Didn't Hatoyama leave over the Okinawa bases issue?

Anyway, Kan is the better man IMO.

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Is Japan the new Greece?

I still don't get it, how can Japan be doing so badly when they have this very long list of manufacturing giants:

Toyota

Lexus

Hino

Daihatsu

Honda

Acura

Nissan

Infiniti

Suzuki

Mazda

Mitsubishi

Subaru

Isuzu

Canon.

Citizen

Fujitsu

Hitachi

Keyence

Mitsubishi Electric

NEC

Nikon

Nintendo

Panasonic

Sharp

Sega

Seiko

Sony

Toshiba

Yamaha

What the hell? :blink:

If there's no hope for a country with such huge amounts of exports what chances are there for the rest of the world to ever recover?

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I still don't get it, how can Japan be doing so badly when they have this very long list of manufacturing giants:

Maybe those companies are doing well since they aren't paying much tax. The government then has to borrow excessively elsewhere instead. I expect the taxpayer in Japan has effectivly been subsidising their companies (especially banks).

If there's no hope for a country with such huge amounts of exports what chances are there for the rest of the world to ever recover?

We've only bailed out our banks once.

VMR.

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I read somewhere that the issue with Japan is that the savings of Japanese citizens, ie. the reserve of cash that tended to buy most government debt over the lost decade, are now running out.

I suppose, in light of this, you could argue that Japan never really tackled the fundamental fiscal problems created by their crash; instead, they just slowly re-subsumed the proceeds of the 80s boom back into the system over a twenty year period.

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I still don't get it, how can Japan be doing so badly when they have this very long list of manufacturing giants:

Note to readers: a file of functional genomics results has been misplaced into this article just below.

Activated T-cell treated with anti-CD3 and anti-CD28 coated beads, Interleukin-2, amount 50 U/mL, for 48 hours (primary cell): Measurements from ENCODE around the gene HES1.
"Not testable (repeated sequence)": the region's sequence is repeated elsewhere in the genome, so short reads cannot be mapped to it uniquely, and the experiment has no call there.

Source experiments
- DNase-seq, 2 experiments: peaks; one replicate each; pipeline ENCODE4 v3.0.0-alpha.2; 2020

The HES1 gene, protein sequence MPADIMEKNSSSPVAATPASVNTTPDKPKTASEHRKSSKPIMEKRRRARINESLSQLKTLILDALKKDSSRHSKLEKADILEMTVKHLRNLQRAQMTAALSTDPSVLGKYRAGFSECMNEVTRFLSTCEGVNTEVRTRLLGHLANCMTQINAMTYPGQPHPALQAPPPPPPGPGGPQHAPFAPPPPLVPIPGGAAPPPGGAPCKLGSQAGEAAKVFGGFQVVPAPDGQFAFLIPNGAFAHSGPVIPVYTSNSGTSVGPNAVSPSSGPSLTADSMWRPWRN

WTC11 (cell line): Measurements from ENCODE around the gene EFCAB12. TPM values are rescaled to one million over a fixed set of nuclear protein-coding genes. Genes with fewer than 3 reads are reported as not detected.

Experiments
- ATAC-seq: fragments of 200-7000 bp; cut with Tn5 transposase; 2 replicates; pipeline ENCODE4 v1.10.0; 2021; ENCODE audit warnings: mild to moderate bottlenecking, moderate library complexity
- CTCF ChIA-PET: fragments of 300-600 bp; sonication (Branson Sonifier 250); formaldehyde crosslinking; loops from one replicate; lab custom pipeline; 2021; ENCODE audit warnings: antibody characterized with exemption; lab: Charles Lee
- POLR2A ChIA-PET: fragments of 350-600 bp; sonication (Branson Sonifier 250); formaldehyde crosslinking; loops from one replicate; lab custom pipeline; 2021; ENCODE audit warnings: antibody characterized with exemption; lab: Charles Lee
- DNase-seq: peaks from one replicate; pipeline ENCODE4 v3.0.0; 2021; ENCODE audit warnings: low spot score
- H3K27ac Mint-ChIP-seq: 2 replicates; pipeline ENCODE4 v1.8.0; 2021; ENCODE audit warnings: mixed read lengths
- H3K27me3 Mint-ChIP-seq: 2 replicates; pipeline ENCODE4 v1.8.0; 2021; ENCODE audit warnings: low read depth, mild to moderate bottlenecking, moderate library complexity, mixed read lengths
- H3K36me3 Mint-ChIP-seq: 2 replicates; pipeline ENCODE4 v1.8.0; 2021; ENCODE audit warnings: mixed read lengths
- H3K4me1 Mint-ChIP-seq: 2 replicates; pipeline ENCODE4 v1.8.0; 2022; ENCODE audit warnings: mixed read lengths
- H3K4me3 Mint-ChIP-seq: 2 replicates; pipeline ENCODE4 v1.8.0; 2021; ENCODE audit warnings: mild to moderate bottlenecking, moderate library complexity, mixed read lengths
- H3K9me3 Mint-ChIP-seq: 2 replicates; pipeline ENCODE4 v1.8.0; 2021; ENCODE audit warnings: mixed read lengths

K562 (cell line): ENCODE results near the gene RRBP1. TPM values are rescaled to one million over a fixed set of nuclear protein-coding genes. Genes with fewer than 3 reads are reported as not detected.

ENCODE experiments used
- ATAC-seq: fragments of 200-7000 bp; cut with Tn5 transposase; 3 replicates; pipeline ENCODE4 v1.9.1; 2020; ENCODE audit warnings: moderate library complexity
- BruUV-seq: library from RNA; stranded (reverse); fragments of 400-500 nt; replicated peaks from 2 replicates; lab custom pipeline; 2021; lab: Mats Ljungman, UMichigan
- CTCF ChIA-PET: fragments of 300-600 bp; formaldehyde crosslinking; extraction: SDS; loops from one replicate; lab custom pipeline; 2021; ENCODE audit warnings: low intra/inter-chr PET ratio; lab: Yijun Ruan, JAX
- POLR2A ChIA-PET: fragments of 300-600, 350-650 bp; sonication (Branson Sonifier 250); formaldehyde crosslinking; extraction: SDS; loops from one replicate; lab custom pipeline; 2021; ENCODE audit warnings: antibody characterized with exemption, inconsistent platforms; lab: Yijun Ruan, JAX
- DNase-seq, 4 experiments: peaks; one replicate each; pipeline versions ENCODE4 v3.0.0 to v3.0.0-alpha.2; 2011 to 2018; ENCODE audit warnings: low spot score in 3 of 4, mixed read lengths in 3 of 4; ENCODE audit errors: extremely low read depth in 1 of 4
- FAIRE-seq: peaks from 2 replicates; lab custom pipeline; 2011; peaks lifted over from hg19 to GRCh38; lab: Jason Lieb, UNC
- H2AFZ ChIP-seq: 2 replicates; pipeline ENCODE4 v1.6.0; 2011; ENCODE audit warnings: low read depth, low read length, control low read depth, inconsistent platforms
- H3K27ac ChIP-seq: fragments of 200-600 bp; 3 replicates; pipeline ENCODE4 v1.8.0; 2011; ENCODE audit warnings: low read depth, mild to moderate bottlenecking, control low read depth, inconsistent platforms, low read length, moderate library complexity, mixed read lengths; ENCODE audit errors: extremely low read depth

<big list>

What the hell? :blink:

If there's no hope for a country with such huge amounts of exports what chances are there for the rest of the world to ever recover?

Part of the problem for Japan is revealed when you look a bit more closely at some of these products.

They tend to say Made in China, Made in Vietnam, Made in the Philippines, Made in Singapore etc when you turn them over. Made in Japan appears far less frequently than you would expect.

Japan priced itself out of global competitiveness once their property price bubble started to grow. The only way that Japanese companies could survive was to export some / most / all of their capital to markets where housing costs did not require labour to earn incomes that made their products globally uncompetitive in price.

The designed in X and made in Y model seems to be pretty universal now. X is countries with high housing costs and Y is countries with low housing costs.

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  • 259 Brexit, House prices and Summer 2020

    1. 1. Including the effects Brexit, where do you think average UK house prices will be relative to now in June 2020?


      • down 5% +
      • down 2.5%
      • Even
      • up 2.5%
      • up 5%